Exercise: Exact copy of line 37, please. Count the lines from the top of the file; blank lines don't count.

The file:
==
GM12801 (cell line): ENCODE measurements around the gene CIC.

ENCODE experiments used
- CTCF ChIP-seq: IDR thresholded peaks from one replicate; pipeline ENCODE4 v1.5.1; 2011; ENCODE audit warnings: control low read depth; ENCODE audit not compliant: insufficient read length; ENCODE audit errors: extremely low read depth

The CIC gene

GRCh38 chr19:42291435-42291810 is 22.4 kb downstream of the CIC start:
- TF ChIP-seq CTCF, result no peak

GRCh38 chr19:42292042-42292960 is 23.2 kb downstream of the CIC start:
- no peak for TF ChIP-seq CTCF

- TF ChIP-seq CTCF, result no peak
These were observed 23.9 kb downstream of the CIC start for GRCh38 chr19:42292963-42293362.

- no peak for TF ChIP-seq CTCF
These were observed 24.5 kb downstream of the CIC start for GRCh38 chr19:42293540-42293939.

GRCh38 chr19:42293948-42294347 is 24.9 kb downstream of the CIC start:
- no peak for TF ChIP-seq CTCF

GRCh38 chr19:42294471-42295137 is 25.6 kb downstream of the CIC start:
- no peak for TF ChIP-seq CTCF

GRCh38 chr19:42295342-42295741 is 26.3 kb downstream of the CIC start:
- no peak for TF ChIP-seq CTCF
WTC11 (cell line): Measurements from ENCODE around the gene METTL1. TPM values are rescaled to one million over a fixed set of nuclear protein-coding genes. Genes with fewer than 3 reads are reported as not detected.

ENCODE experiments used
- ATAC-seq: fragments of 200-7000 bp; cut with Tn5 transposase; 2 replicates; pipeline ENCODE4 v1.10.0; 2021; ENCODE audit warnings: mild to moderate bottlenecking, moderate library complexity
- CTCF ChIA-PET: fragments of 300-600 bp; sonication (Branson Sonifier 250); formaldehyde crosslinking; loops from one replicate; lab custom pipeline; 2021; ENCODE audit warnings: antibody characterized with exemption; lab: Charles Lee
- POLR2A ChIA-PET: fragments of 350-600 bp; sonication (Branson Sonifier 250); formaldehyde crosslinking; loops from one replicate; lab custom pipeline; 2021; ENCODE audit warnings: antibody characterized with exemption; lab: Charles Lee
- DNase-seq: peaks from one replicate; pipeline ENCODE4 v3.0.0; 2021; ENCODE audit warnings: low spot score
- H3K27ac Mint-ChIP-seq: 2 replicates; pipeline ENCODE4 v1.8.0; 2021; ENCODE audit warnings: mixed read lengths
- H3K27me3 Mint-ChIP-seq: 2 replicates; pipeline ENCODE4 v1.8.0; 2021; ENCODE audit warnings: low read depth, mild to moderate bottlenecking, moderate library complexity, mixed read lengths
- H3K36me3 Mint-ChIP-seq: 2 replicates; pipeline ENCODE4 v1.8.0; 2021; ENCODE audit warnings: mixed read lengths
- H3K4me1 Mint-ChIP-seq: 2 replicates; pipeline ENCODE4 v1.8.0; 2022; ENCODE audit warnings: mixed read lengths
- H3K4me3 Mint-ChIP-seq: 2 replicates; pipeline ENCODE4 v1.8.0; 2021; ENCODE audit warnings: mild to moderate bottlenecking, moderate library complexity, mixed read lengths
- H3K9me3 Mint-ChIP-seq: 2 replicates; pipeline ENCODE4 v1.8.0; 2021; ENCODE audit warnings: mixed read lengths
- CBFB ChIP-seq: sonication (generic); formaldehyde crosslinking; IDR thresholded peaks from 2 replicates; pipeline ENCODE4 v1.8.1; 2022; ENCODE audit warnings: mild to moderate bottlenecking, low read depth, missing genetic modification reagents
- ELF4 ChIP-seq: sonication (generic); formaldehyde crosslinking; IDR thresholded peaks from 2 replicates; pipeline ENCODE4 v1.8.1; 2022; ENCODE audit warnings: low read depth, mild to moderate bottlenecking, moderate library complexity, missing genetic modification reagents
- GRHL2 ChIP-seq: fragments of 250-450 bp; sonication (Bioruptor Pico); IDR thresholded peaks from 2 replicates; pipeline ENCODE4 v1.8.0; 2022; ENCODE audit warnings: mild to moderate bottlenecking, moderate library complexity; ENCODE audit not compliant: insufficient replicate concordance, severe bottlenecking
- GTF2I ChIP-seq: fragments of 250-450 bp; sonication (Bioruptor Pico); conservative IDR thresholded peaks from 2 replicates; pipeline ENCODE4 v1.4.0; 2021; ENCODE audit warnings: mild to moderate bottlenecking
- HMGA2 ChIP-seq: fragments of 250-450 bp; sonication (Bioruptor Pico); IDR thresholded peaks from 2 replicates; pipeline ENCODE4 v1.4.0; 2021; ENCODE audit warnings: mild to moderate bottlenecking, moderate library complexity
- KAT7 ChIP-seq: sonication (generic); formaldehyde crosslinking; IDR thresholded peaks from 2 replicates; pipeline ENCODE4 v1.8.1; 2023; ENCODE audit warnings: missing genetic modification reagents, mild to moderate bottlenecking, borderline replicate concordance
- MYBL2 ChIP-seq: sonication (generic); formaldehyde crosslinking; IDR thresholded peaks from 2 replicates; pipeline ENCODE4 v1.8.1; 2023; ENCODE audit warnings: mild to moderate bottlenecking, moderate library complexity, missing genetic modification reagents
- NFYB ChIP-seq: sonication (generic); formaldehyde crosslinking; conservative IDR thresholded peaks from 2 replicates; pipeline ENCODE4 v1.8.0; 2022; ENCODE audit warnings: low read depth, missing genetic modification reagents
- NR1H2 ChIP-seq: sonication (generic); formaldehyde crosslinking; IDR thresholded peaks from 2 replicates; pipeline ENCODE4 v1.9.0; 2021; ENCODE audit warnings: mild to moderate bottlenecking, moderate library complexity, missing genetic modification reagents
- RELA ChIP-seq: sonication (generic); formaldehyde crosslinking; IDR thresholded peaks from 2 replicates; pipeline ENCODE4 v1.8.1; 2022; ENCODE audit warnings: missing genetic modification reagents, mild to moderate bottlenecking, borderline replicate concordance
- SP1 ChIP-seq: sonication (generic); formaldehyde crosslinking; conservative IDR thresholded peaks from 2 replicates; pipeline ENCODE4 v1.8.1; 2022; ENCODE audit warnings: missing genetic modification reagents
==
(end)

- MYBL2 ChIP-seq: sonication (generic); formaldehyde crosslinking; IDR thresholded peaks from 2 replicates; pipeline ENCODE4 v1.8.1; 2023; ENCODE audit warnings: mild to moderate bottlenecking, moderate library complexity, missing genetic modification reagents